Russian S-300 Missile System Slips Through Bosporus Towards War In Ukraine

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Under the cover of darkness, a nondescript Russian cargo ship slipped through the Bosporus in a Turkey. The narrow strait is the only waterway connecting the Mediterranean with the Black Sea. The ship, Sparta II, is suspected to have been carrying sophisticated weapons towards Russia’s war in Ukraine.

Russia is believed to have shipped S-300 air defense system from its bases in Syria to the Black Sea.

Shortly after Russia’s invasion of Ukraine, Turkey closed the Bosporus to warships. This stopped the Russian Navy from reinforcing its naval forces fighting against Ukraine. But merchant ships could still pass.

Sparta II’s destination was Novorossiysk, a Russian port and major naval base close to the Kerch Bridge. By implication, the S-300 missiles are to bolster defenses either near Kerch, or other areas of Russian operations. Crimea is seeing increased Ukrainian drone activity and they may be to boost defenses there.

The ship is understood to have sailed from Tartus in Syria, where S-300 components had been gathered on the pier. The S-30 likely came from a site at Masyaf in northern Syria. It started the voyage on August 20 and passed the Bosporus overnight on August 24-25. The transit was observed by respected ship spotter Yörük Işık. After waiting at anchor near the Russian coast, it pulled into Novorossiysk on August 27.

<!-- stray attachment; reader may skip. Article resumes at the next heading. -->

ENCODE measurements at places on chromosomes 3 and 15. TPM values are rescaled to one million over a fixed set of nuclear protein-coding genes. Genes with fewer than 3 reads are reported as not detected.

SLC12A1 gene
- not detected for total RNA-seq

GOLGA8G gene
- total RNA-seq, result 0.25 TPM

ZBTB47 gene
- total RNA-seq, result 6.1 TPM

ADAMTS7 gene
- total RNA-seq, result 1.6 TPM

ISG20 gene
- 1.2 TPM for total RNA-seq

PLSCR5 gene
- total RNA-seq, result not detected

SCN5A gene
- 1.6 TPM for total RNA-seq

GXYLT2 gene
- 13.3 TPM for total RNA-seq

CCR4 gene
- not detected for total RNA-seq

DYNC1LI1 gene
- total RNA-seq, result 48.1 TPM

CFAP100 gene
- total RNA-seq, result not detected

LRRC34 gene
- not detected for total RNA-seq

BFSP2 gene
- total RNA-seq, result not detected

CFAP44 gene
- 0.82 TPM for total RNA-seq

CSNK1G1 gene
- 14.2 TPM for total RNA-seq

The ship is understood to be owned by Oboronlogistika, which in effect means the Russian Ministry of Defense. The ship has specifically been added to the U.S. Treasury’s Office of Foreign Assets Control (OFAC) sanction list. The crew is civilian, but it’s cargo is often military.

The S-300  is a capable air defense missile system roughly analogous to the U.S. made Patriot. It has been augmented by the newer S-400 and S-350 systems but remains a relevant frontline system. In May this year the S-300 site at Masyaf was reported to have fired missiles at Israeli jets. It is these same units which are believed to have been shipped to the Black Sea.

The shift of powerful air defenses from Syria to the Black Sea may be significant. It implies shortages of systems supporting the war in Ukraine. At the same time it weakens Russian and Assad regime forces in Syria.





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